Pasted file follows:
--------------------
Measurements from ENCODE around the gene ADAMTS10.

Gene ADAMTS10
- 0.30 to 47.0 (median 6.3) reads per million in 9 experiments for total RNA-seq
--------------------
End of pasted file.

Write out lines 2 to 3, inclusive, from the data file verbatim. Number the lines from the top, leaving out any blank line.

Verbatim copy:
Gene ADAMTS10
- 0.30 to 47.0 (median 6.3) reads per million in 9 experiments for total RNA-seq